A brief history of Garrison Creek, lost but not forgotten
Though it could never compete with the Don, Humber or Rouge in terms of size, little Garrison Creek left its mark on the land that became Toronto for thousands of years before its unceremonious demise. Mixed with sewage, channelled underground and permanently covered, Garrison Creek is now almost invisible save for a few cairns, the faint sound of flowing water, and some City of Toronto markers around its former path.
Today, a few remaining natural deviations in the land, mysteriously winding streets and buried bridges line the creek's old route from just north of St. Clair Avenue to its former outlet into Lake Ontario near Fort York. In 2010, our own Derek Flack photographed the Garrison Creek Discovery Walk - a blazed trail that follows the original creek's path. The article is a great way to follow the creek without leaving your chair if you like your history visual.
According to Lost River Walks, an excellent resource for Toronto river information, the foundation for the creek and other rivers in this area was laid roughly 12,000 years ago with the northward retreat of the Wisconsinan glaciation that left behind vast barren landscapes of sand, clay and gravel. As the ice left the St. Lawrence Valley, Lake Iroquois - the original, larger Lake Ontario - gradually reduced in size to the its current proportions. The escarpment at Davenport Road was once the shoreline of the old lake where the early creek would have had its mouth.
The lack of trees and other plant life to bind the soil together in the wake of the retreating glacier meant many early rivers like Garrison Creek were able to quickly form deep ravines and depressions in the land.
As early maps of York and the surrounding area show, modern Garrison Creek rose as two separate streams (the other is Springmount Stream) north of St. Clair that met just north of Davenport Road, to use today's landmarks. From there, Garrison flowed through Christie Pits park to its convergance with London Stream at Bickford Park where part of the old river valley is still noticeable. The concrete wall on the north side of Harbord where it cuts through the park was once the parapet of a now-buried bridge over Garrison Creek, as shown below.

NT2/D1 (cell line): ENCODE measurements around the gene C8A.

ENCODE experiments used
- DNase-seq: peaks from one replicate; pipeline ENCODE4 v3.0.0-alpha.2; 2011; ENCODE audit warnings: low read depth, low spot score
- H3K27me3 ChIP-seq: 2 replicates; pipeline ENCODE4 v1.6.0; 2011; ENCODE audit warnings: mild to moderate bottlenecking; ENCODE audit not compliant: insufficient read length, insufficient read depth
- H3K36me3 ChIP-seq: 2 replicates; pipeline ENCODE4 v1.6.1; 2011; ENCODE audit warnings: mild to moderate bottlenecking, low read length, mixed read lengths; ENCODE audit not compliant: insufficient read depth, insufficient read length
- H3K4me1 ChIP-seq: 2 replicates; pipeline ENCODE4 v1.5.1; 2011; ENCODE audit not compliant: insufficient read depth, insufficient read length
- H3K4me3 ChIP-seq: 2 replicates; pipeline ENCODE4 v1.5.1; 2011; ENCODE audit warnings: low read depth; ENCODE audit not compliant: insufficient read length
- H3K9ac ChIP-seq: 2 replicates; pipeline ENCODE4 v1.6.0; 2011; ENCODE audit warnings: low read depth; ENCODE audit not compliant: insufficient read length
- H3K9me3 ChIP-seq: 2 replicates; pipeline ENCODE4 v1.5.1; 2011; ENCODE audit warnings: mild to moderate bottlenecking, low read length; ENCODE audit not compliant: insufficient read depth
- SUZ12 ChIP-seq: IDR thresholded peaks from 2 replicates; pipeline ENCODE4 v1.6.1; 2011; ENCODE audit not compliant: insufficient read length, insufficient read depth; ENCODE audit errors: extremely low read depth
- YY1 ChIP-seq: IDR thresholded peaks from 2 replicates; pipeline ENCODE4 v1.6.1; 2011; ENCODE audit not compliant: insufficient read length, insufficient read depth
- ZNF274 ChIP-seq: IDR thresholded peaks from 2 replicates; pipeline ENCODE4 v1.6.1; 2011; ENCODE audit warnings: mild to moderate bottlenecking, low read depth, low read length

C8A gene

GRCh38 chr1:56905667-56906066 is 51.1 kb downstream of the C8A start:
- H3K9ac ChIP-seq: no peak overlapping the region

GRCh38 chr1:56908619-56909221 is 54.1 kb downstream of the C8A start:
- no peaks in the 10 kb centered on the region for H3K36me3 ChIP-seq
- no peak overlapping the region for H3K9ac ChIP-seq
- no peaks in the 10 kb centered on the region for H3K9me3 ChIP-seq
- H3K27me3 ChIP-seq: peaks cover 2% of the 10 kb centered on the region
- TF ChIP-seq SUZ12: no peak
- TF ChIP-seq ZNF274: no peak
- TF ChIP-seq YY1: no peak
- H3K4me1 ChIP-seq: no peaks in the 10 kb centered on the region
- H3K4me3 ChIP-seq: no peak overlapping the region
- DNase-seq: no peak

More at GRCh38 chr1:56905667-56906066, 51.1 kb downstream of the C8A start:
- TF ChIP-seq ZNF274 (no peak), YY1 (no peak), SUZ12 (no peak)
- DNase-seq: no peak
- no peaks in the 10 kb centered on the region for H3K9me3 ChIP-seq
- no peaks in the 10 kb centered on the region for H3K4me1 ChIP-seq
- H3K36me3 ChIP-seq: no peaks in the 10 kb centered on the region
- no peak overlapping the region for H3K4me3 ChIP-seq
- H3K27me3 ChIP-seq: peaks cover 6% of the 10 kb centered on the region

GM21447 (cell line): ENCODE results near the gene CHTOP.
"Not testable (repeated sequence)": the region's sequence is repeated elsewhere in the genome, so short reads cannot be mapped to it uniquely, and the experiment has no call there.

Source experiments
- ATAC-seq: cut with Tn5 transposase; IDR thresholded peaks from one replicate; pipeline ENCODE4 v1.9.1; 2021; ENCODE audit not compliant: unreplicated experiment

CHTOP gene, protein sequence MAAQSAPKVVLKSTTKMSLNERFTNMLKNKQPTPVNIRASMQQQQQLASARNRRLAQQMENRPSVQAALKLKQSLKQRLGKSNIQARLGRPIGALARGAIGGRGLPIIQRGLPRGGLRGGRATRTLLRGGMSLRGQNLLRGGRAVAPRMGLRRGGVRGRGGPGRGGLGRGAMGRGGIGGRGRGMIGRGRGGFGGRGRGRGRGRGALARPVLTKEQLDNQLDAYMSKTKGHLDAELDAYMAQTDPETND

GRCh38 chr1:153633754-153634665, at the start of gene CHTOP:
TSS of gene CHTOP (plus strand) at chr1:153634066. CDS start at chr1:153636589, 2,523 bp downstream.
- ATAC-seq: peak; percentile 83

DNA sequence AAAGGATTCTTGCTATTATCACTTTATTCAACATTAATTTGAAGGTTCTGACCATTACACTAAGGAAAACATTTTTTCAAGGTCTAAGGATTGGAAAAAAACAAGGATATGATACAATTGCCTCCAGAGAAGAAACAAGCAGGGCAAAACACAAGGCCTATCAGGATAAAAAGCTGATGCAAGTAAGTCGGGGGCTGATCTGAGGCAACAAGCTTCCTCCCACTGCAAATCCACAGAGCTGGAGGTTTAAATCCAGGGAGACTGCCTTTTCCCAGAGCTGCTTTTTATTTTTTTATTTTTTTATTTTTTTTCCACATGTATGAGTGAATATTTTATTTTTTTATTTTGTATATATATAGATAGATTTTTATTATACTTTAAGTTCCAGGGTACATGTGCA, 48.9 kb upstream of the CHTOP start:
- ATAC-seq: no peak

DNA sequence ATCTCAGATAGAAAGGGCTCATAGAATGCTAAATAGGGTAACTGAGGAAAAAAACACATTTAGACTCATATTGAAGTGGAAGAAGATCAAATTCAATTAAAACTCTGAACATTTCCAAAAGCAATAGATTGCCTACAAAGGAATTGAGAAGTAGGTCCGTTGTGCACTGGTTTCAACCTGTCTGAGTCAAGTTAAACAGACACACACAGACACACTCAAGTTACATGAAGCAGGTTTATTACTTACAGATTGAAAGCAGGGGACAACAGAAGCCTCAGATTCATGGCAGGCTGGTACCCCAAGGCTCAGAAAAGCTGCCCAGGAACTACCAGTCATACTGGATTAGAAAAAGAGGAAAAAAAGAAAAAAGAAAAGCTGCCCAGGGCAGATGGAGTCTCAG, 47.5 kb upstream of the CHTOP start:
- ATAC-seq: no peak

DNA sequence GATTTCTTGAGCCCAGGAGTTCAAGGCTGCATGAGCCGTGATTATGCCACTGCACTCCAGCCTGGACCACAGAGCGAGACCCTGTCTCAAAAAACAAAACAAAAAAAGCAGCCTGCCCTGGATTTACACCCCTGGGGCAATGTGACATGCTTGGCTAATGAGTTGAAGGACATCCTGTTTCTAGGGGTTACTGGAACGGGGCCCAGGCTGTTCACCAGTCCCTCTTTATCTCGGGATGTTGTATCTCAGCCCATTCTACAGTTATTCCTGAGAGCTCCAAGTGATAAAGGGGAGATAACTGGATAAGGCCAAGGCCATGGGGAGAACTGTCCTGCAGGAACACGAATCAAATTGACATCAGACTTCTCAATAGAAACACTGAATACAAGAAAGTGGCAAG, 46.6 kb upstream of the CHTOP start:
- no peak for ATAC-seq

From Harbord the creek meandered south-west, necessitating the curved sections of Crawford and Montrose Streets where it met Dewson Stream, another minor flow of water. Continuing south-west, Garrison flowed through Fred Hamilton Park to a point just east of Ossington where it met Denison Creek at the intersection of Roxton Road and Harrison Avenue. Denison was roughly the same size as Garrison Creek and is responsible for the broad dip in Ossington Avenue at Churchill Avenue and several windy streets and rumples in the land to the west.
From this last major confluence, Garrison changed direction and headed south-east into Trinity Bellwoods Park where it carved out a broad, shallow ravine popular for sledding in the winter. A bridge across the river at Crawford Street was built by R. C. Harris, the former Commissioner of Public Works who lent his name to the R. C. Harris Water Treatment Plant in the Beaches. Like the Harbord bridge, it too was buried where it stood when the ravine was filled in.
Garrison left Trinity Bellwoods Park at its south-east corner and crossed Queen Street leaving behind a noticeable depression. The curve of Niagara Street mirrors the direction of the creek as it wound toward Fort York and splashed into Lake Ontario roughly where Bathurst Street passes under the Gardiner Expressway.
The creek's use as an open sewer for many of the properties along its path and the associated health concerns of festering piles of garbage lining its banks led the city to bury the creek in a brick sewer for its entire length (for more, see Michael Cook's detailed article on Vanishing Point). Much of what could constitute Garrison Creek today is a mix of sewage and rainwater run-off during periods of wet weather. Plans to revitalise the river and open it up once more have been floated in the past, but any viable scheme would have to deal with the *actual* floaters now mixed in with the creek water. Watch this space?
More pictures:The Crawford Street bridge under construction and a view down the Trinity Bellwoods ravine.Map of the Denison branch of the Garrison sewer near Churchill and Ossington.Building the Garrison Creek sewer.Original wooden Crawford Street bridge in winter.
All pictures from the Toronto Archives. Annotated map part of "Wadsworth & Unwin's Map of the City of Toronto, 1812."